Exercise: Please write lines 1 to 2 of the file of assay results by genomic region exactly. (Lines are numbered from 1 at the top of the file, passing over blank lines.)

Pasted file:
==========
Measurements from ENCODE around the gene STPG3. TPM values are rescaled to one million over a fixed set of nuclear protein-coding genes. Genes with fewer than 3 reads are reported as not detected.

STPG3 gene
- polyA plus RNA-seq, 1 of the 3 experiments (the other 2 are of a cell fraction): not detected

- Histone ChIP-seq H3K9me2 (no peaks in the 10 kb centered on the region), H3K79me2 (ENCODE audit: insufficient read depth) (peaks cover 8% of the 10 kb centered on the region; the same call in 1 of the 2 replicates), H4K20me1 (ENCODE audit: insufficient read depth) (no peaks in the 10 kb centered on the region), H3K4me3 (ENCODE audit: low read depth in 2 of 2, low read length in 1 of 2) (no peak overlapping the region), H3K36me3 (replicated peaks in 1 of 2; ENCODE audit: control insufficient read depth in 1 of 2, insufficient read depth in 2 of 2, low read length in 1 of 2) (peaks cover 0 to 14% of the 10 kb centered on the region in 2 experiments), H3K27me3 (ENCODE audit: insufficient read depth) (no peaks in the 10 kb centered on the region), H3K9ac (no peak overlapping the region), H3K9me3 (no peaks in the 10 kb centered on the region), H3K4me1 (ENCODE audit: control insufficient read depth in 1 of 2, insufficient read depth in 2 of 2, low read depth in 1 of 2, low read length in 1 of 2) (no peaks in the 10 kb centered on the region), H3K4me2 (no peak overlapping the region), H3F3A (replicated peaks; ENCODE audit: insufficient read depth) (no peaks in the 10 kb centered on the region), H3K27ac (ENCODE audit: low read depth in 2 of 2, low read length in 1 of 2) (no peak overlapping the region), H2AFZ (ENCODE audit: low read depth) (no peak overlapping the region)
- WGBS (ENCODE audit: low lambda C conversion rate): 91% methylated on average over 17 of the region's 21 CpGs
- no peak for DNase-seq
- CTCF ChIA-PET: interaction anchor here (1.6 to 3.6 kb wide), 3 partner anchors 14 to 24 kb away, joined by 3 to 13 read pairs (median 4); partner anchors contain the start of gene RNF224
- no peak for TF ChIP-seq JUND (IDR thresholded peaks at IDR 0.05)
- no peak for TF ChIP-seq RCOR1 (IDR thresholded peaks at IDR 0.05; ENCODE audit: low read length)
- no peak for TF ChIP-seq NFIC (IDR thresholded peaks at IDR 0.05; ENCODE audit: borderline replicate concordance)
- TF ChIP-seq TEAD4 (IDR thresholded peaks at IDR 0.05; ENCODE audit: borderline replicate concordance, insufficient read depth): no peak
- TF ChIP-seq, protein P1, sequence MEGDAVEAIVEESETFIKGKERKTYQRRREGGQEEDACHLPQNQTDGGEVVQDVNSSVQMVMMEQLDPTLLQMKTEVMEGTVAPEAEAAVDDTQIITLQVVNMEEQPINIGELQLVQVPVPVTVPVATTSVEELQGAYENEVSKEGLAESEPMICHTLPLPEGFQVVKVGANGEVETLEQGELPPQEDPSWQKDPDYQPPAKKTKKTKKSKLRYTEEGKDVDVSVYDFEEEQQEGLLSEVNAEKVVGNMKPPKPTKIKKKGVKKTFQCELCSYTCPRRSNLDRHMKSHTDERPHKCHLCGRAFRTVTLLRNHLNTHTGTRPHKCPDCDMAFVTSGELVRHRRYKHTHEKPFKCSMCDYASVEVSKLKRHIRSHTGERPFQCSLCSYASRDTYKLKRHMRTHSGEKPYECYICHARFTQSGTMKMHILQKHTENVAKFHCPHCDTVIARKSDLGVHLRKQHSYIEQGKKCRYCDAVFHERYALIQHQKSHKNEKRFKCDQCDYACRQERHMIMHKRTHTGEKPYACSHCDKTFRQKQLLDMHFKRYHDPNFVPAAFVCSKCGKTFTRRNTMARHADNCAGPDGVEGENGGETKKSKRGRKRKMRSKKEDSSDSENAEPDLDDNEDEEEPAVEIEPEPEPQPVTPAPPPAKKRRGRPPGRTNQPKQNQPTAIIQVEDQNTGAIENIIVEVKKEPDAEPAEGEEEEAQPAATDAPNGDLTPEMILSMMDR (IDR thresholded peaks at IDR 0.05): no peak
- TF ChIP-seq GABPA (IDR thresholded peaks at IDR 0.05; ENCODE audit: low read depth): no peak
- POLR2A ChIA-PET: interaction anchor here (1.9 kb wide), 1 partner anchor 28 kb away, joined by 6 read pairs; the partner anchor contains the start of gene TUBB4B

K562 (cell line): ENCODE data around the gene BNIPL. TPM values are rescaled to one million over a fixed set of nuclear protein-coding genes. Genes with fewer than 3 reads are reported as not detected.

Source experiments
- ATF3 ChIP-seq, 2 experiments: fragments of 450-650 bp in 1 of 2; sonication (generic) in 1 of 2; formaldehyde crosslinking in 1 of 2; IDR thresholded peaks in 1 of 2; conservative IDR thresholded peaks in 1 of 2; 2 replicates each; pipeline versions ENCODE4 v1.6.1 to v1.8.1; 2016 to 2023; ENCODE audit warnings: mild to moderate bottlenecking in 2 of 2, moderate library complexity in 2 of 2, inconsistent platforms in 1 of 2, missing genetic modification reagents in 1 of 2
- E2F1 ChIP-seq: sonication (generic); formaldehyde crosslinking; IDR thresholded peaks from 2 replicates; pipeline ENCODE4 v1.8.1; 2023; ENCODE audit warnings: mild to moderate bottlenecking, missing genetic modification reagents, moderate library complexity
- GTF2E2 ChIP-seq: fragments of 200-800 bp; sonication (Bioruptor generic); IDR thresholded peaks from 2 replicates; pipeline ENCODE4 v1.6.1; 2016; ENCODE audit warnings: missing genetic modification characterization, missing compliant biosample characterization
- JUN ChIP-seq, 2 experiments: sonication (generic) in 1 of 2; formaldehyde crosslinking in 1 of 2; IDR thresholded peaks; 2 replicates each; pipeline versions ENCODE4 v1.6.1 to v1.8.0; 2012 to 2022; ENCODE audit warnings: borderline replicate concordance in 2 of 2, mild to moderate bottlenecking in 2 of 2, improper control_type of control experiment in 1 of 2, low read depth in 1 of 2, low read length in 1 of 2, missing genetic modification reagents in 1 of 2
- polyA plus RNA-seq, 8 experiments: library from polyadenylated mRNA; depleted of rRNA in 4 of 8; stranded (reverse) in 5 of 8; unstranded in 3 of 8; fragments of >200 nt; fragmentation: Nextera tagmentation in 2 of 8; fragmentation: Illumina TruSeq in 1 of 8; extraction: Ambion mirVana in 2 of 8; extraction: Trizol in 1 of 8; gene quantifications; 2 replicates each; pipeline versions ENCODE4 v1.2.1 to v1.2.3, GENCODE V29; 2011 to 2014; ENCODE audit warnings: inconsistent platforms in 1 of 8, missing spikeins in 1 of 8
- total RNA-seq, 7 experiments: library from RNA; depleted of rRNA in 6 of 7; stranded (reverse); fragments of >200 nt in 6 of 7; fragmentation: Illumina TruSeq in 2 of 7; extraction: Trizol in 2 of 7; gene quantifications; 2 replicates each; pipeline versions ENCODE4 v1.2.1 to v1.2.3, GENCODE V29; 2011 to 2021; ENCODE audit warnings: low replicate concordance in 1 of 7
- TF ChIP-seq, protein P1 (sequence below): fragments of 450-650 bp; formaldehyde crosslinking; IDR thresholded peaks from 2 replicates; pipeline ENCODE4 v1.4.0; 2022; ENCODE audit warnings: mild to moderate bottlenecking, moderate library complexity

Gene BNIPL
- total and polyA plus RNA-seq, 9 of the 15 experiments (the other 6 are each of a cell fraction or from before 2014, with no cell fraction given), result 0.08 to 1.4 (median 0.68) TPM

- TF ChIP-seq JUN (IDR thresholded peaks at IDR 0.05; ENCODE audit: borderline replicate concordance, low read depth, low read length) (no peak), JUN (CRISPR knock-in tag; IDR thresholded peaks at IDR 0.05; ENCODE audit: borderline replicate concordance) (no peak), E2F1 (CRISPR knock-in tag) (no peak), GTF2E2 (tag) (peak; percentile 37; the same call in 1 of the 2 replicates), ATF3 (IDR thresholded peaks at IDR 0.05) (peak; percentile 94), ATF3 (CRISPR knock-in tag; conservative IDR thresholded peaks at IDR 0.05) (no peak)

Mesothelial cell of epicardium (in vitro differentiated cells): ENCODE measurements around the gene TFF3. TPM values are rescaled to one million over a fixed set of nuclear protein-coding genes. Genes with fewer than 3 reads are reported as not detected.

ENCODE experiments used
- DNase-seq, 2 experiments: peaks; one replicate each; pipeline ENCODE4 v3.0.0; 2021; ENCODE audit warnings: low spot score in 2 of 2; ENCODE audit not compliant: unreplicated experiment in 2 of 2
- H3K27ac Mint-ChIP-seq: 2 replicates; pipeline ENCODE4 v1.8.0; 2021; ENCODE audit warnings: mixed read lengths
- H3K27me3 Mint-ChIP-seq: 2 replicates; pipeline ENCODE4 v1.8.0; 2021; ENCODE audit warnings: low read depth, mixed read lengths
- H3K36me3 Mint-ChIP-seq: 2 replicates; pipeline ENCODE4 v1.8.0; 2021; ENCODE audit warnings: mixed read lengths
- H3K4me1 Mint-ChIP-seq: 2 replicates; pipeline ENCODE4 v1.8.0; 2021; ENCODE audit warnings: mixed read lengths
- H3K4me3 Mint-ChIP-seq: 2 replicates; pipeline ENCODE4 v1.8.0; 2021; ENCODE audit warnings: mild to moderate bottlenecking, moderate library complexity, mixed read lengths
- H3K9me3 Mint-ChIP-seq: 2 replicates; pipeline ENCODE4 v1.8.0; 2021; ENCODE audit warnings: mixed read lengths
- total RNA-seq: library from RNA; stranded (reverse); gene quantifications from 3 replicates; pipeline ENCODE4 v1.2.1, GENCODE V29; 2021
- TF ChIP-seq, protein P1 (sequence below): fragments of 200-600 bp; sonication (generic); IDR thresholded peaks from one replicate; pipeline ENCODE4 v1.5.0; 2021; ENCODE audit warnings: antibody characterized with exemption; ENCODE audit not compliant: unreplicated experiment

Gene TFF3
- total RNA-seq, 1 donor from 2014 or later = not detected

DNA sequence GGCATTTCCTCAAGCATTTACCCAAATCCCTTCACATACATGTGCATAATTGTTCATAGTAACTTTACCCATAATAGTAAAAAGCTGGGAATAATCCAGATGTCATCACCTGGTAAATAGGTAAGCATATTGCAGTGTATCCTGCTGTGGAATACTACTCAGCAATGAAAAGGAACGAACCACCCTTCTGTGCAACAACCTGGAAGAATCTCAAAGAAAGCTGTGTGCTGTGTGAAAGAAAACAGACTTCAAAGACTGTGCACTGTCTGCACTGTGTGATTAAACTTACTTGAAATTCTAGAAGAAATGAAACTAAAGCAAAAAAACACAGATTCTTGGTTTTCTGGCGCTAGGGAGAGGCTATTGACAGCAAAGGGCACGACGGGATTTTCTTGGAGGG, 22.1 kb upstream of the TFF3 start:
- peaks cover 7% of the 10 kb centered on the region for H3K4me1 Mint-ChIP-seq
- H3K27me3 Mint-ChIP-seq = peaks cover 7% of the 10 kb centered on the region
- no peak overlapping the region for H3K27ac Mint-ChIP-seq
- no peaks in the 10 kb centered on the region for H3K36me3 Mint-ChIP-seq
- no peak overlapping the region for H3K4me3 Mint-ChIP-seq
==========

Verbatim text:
Measurements from ENCODE around the gene STPG3. TPM values are rescaled to one million over a fixed set of nuclear protein-coding genes. Genes with fewer than 3 reads are reported as not detected.

STPG3 gene